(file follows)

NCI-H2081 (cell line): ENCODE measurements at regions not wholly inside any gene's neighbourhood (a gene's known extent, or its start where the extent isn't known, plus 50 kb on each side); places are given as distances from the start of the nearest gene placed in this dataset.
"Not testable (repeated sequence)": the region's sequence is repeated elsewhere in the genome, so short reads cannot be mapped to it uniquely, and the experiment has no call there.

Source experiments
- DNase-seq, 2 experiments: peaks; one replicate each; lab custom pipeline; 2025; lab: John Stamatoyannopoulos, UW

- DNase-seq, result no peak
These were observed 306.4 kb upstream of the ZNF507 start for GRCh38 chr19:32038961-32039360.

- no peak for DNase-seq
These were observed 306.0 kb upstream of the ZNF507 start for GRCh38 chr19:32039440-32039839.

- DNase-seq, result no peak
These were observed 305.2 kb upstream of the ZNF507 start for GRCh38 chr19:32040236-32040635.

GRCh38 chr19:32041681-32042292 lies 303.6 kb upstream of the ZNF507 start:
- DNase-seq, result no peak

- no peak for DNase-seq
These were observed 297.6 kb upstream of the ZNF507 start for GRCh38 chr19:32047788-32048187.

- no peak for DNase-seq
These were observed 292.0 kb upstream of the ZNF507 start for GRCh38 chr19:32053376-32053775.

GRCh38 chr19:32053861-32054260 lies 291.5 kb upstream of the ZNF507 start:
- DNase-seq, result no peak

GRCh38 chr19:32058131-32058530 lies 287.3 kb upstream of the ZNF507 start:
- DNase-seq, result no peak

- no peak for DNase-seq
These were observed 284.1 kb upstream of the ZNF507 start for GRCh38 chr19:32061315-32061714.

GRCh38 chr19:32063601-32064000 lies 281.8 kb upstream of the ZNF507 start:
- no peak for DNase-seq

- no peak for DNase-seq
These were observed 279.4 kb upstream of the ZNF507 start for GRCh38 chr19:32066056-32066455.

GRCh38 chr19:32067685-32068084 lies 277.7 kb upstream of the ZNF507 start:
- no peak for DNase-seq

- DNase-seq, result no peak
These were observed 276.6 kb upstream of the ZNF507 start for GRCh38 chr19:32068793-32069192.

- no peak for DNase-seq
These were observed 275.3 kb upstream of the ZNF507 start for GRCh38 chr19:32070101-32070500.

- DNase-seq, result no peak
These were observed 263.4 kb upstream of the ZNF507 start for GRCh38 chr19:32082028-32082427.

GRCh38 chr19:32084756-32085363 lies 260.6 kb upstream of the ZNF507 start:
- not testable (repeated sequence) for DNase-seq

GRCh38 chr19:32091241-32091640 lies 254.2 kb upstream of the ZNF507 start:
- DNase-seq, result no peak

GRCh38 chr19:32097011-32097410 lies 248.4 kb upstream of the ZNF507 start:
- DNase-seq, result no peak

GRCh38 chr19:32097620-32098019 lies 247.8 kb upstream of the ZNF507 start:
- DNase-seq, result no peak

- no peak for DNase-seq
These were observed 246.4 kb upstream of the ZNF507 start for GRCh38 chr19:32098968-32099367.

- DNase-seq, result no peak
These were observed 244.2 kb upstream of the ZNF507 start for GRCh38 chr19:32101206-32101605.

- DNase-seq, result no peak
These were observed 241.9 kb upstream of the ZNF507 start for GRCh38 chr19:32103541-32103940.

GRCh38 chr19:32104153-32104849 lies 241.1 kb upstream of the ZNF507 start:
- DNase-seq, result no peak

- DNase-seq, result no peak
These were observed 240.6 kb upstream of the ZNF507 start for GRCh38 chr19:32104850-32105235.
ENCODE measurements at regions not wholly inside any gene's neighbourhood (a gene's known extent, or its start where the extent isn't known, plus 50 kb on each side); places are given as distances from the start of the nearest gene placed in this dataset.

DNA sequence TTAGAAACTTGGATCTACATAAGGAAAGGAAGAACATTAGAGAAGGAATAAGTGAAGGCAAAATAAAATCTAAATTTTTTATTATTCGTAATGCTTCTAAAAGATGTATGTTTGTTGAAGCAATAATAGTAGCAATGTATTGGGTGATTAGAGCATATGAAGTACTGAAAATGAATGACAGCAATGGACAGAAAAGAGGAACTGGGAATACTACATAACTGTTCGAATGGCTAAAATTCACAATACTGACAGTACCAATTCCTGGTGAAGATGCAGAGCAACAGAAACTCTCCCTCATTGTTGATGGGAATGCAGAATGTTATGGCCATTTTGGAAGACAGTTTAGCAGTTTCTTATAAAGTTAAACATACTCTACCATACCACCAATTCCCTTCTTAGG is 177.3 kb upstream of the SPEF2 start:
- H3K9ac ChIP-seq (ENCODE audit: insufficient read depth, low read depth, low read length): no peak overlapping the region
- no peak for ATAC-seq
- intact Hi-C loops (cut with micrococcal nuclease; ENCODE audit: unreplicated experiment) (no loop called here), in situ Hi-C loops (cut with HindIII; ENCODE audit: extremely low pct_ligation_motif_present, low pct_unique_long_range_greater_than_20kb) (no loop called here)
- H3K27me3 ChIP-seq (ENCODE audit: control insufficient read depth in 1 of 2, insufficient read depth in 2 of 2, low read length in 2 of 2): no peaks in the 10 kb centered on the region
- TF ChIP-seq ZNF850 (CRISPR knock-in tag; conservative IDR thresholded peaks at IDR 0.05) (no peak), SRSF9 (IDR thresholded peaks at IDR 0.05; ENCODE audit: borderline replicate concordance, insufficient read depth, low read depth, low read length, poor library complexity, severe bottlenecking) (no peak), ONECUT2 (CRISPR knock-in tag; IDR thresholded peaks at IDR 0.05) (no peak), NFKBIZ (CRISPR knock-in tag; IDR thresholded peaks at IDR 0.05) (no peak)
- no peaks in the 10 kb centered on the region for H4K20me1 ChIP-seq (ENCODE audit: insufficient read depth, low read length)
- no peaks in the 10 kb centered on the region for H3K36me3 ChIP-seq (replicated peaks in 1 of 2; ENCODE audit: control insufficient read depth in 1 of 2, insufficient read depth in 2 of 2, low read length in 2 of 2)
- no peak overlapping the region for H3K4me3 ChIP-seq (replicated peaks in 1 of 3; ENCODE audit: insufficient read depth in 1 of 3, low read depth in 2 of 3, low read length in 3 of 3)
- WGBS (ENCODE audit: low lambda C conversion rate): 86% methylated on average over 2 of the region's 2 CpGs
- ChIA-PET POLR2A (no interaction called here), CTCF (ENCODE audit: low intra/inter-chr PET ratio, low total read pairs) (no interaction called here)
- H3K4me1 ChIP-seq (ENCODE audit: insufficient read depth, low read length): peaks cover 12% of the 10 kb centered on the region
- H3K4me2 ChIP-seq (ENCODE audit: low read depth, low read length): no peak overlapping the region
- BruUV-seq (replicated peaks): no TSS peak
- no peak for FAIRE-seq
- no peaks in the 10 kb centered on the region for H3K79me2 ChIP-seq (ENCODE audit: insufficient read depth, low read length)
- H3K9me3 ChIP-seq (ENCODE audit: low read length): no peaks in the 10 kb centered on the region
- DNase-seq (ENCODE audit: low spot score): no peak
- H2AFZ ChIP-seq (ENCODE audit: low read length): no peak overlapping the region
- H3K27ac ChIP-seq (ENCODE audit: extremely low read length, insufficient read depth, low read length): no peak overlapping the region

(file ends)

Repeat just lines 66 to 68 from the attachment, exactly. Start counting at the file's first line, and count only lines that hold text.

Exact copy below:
- H3K4me2 ChIP-seq (ENCODE audit: low read depth, low read length): no peak overlapping the region
- BruUV-seq (replicated peaks): no TSS peak
- no peak for FAIRE-seq